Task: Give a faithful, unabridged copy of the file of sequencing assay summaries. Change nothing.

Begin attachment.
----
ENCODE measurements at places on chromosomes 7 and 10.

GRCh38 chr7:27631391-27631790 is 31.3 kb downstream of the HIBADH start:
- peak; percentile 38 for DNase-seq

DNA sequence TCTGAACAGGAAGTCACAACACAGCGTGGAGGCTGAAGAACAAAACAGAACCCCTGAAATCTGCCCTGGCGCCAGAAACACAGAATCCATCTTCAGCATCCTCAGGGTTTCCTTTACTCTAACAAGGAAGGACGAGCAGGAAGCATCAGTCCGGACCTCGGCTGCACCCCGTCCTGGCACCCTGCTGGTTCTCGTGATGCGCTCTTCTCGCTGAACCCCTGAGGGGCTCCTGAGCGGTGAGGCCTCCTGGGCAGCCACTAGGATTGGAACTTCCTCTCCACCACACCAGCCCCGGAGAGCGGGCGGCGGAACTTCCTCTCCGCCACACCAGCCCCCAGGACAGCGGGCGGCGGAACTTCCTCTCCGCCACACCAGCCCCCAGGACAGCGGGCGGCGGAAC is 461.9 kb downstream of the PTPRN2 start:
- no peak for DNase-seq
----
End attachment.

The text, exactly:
ENCODE measurements at places on chromosomes 7 and 10.

GRCh38 chr7:27631391-27631790 is 31.3 kb downstream of the HIBADH start:
- peak; percentile 38 for DNase-seq

DNA sequence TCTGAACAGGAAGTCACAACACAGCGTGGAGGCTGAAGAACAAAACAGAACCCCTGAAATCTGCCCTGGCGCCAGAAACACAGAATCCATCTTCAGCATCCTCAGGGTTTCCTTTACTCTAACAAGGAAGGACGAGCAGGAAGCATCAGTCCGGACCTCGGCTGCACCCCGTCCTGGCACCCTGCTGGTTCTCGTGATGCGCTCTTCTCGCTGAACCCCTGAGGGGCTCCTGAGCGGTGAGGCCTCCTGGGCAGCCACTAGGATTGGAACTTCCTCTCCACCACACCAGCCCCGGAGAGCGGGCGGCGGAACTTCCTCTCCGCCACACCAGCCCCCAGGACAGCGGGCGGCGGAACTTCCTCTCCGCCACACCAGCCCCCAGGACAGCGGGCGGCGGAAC is 461.9 kb downstream of the PTPRN2 start:
- no peak for DNase-seq